Inspiration to Publication – A Ghostly Experience by D. K. Christi
Authors often respond to the question: Where do you get your inspiration? There are a plethora of answers; but in the case of Ghost Orchid, one flower was all it took; one rare and endangered ghost orchid in an exquisite location.
Blair Audubon Corkscrew Swamp Sanctuary, located at the edge of the Everglades in Naples, Florida is an official Audubon bird sanctuary on the migratory route of wood storks, ibis, herons, cranes, roseate spoonbills and a long list of winter visitors, observed from a nearly three mile wooden boardwalk that winds through ancient cypress, alligator flags, blood-red swamp hibiscus, pure white swamp lilies, purple hyacinths and seasonal changes of wild sunflowers, blue iris, purple morning glories and silvery cymbidiums.
Over twenty years of residence in Southwestern Florida, I have enjoyed this boardwalk often, sometimes thrilled by the sighting of a brown bear, a panther, deer and of course, alligators. I often laughed at the antics of the squirrels and anoles. I always disliked the narrow, two-lane road to get there and the left turn on a dangerous curve. I noted the markers from accidents, draped in faded, artificial flowers, provoking driving care and somber thoughts.
On a rather melancholy birthday in July of 2007, I treated myself to that walk and became obsessed by the exquisite beauty of an orchid plant, the ghost orchid, high in the cypress canopy all by itself, dancing in the swamp breeze. It captured my soul on my first view. It was amazingly high and alone, pure white against the deep green canopy, the dark brown host and the deep blue sky, yet dancing away from the tree, held by a barely visible slender, leafless stem. It was the first day of its discovery, the only ghost orchid in the sanctuary.
I knew it was a birthday gift to brighten my spirits on this hot and humid summer day. It had more blooms in one season than any ghost orchid on record, was higher than any other ghost orchid and was unique in its accessibility to viewing at all. This rare and endangered flower was the subject of a non-fiction novel made into a movie about poaching in Fakahatchee Strand, a very inhospitable swamp.
The discovery also made the national news. I had the chance to walk in the swamp every day of its blooming, July, August and September, for as many as 20 blooms a season in the summers of 2007, 2008 and 2009. Each view presented new, mystical experiences that took on a life of their own. As I walked the three miles, I observed other walkers and overheard snippets of their own wonder.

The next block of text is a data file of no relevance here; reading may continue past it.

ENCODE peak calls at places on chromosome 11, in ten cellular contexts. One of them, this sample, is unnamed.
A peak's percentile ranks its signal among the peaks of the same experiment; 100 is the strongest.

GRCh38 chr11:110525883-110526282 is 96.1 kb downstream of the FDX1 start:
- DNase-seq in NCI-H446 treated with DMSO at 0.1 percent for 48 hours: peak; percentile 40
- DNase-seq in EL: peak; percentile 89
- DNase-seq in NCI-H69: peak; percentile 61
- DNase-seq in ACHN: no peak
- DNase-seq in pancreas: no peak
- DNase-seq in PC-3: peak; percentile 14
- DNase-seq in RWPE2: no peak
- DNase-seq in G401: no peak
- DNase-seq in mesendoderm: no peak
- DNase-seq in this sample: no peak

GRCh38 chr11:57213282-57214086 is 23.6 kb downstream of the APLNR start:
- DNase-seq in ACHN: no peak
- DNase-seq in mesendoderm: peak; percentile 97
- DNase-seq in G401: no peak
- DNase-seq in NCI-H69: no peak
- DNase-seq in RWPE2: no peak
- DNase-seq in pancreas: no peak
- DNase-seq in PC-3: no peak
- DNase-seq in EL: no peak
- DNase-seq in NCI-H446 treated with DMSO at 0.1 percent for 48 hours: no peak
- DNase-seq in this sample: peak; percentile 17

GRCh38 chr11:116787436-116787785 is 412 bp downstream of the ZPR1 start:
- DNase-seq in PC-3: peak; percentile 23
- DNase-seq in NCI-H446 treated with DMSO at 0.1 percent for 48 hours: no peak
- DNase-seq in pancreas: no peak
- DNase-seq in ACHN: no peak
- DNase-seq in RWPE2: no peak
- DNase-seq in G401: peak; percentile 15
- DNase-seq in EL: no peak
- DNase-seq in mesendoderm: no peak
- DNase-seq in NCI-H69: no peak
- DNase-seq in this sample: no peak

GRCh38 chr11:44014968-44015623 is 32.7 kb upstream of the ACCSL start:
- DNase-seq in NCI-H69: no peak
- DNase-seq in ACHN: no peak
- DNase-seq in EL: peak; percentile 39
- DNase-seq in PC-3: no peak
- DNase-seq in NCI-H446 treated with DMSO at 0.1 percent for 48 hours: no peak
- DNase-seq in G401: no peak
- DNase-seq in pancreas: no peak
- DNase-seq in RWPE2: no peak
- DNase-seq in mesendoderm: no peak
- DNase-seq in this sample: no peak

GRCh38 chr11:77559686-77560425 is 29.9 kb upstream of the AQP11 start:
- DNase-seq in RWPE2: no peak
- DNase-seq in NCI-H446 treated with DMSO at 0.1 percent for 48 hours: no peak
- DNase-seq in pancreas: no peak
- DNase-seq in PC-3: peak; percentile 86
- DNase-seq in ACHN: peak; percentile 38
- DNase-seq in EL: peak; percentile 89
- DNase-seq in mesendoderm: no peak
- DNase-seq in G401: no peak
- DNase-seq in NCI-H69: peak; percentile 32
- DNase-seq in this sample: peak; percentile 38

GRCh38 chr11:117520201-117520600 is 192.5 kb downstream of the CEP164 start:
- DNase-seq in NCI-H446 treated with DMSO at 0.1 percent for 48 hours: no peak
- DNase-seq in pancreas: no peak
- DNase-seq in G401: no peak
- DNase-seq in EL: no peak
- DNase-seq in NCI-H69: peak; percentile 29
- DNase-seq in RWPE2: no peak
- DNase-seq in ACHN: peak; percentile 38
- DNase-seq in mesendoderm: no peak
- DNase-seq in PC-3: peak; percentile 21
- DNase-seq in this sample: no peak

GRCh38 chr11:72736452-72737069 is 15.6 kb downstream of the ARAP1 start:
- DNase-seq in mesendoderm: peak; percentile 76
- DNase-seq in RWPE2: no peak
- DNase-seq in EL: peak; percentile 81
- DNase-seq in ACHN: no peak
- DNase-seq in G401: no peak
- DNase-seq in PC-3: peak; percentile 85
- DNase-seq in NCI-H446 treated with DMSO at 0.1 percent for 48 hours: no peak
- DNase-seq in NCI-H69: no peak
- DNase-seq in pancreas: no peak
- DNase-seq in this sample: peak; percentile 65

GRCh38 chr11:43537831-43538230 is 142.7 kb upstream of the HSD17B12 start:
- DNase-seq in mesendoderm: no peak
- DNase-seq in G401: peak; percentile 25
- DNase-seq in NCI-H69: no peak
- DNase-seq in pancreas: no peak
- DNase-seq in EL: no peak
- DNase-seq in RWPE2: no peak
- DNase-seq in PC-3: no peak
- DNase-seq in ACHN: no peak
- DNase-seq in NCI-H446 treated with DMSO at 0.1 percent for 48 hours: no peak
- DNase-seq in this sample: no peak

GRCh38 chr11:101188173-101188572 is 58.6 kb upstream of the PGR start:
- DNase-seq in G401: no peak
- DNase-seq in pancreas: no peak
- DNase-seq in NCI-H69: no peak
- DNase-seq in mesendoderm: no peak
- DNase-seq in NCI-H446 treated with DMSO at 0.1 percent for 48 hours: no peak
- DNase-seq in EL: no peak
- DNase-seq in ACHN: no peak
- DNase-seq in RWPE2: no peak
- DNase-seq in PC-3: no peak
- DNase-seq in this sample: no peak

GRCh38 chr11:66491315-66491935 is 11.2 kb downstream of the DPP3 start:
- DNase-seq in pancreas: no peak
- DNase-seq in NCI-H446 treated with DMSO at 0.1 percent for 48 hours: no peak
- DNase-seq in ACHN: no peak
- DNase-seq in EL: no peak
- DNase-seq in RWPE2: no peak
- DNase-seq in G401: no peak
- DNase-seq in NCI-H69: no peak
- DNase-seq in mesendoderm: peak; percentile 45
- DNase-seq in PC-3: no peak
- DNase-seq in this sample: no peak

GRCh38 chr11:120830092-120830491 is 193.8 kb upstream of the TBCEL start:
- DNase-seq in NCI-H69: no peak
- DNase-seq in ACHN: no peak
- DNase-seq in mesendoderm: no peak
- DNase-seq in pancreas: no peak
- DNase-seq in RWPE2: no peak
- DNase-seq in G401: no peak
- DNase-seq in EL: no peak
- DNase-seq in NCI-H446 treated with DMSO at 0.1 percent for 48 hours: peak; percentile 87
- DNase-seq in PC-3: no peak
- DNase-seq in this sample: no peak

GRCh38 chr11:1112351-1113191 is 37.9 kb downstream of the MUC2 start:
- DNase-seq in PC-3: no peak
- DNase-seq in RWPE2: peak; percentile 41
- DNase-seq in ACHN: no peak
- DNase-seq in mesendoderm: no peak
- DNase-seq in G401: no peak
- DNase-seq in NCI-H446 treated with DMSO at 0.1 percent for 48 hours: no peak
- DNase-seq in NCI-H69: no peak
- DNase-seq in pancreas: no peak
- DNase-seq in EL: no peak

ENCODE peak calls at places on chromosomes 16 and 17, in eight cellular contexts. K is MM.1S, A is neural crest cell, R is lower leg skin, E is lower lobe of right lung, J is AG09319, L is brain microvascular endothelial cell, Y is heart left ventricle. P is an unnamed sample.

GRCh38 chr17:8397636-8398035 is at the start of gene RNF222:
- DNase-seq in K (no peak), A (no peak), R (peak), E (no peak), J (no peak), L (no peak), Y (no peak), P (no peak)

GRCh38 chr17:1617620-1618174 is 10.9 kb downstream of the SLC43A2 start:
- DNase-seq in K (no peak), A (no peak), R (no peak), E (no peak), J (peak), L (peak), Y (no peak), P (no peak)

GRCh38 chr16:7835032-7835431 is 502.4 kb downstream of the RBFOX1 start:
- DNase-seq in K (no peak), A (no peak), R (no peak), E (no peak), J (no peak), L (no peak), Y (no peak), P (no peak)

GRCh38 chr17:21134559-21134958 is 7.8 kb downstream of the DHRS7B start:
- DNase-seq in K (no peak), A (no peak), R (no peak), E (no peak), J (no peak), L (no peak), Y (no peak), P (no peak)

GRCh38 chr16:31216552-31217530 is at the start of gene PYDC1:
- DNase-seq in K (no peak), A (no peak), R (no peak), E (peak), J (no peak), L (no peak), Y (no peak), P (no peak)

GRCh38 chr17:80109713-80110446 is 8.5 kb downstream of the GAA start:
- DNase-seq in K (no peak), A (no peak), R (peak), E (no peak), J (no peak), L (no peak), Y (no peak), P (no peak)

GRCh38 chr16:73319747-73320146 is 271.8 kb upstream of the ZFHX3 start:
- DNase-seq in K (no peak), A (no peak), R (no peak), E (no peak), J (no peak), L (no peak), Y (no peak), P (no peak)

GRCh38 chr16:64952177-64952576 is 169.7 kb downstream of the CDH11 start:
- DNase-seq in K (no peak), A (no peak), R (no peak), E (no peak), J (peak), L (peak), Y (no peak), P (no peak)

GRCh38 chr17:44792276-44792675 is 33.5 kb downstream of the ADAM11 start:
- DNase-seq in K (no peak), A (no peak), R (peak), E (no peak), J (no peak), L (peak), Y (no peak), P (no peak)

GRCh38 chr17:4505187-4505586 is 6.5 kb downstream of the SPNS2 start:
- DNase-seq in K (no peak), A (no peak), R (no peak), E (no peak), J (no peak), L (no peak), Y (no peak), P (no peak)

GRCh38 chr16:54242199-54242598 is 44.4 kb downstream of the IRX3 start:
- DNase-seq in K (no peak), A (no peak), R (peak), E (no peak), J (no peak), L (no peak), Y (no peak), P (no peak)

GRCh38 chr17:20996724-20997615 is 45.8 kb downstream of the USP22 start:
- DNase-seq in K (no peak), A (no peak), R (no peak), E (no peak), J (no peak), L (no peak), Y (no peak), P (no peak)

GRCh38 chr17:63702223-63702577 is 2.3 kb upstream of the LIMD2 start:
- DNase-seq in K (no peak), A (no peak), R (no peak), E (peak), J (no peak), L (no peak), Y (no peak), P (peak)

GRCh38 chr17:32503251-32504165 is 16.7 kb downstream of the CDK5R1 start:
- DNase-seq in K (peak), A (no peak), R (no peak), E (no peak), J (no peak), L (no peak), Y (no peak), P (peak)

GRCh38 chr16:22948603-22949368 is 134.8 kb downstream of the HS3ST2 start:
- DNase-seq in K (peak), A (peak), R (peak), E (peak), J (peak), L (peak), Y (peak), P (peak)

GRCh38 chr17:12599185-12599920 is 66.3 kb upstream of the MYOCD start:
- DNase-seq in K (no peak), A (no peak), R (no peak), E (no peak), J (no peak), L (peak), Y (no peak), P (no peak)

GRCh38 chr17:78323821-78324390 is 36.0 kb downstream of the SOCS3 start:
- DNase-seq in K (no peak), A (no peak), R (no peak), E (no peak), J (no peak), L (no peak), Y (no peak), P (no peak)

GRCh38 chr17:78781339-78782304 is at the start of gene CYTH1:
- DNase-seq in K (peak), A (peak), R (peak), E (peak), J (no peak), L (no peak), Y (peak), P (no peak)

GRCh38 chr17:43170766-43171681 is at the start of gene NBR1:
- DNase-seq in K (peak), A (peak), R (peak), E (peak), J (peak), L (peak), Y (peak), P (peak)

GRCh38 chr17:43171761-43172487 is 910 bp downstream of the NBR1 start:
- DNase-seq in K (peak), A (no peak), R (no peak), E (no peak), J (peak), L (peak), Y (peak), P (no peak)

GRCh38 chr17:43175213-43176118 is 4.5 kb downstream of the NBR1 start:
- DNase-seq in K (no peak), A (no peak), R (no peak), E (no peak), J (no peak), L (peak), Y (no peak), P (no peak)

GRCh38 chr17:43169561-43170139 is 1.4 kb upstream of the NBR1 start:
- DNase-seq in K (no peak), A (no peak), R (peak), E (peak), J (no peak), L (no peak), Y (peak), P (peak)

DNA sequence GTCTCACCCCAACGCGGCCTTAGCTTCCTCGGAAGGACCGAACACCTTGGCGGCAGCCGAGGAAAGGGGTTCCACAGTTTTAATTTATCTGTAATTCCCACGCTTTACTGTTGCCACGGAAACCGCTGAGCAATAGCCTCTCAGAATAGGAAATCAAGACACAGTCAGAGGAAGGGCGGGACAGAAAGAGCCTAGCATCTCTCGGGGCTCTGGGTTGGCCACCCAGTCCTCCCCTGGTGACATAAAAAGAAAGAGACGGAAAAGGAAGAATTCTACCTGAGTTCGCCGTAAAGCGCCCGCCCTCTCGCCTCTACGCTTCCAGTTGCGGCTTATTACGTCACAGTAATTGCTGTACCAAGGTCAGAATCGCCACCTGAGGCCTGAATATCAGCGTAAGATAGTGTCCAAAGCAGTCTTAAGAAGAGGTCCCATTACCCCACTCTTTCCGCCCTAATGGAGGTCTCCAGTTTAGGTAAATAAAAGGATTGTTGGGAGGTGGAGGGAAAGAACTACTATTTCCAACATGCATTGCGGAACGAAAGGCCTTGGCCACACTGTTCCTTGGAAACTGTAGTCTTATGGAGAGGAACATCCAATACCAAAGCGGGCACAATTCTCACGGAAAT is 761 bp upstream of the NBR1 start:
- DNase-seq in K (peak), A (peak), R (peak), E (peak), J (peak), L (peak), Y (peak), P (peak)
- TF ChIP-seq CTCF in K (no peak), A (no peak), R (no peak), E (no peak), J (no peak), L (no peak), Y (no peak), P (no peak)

My ghost orchid was no longer my own. All around me were the stories, the life stories, of those who came on a quest to enjoy this once in a lifetime flower phenomenon. By the end of the 2007 season, I had written a story about two people, incorporating my love of the boardwalk and my fear of that left turn into the sanctuary. The more I viewed the changing blooms on my ghost orchid, the more I felt its power in the lives of my two characters whose story expanded to include several generations with personal quests brought to fruition in the aura of my ghost.
For me, it was impossible to spend countless hours in the swamp without being touched by the life forces pulsing there and the obvious regeneration of life in all the unfettered flora and fauna. It was also vibrant with the love of families and couples who shared that beautiful place. I wondered: Is life eternal? Is love eternal? These thoughts accompanied me on my daily pursuit of the ghost orchid’s antics high in the cypress canopy, like a sentry watching all of us below, watching her. As sure as I saw the ghost orchid’s graceful dance, I knew whatever life force filled her with beauty was feminine.
I wrote around the clock, with occasional naps, during a vacation from my day job, my muse on the other end of the phone urging me on, helping me search for character names and missing pieces to back stories. It became a story that not only expressed the search for meaning in the lives of its characters, but a testament to the impact the natural environment has on the human spirit. It incorporated the mystical elements of the ghost orchid, often associated with the manifestation of the soul and unrequited love.
Writing Ghost Orchid became a labor of love, capturing the beauty of the Everglades, the magic of the ghost orchid and the unfolding of a mystery between its pages. As long as the ghost orchid blooms in Corkscrew Swamp, she casts her spell on all who observe her, and to fix the concern of a reviewer who didn’t want the story to end, it continues. This year, another surprise, the ghost orchid bloomed early, the end of March. For my fourth July birthday with my ghost orchid, it has fourteen buds opening.
Ghost Orchid is the story of the human heart and the relationships that give life meaning, including those with the natural environment. Are we so separate from the plants and animals that share our planet? Ghost Orchid is intended to reach a new audience of potential environmentalists who didn’t know they had a passion for natural habitats and will go on their own quests to heal the human heart and find their ghost orchid.
For more information, check out D. K. Christi’s interview on the Dames of Dialogue!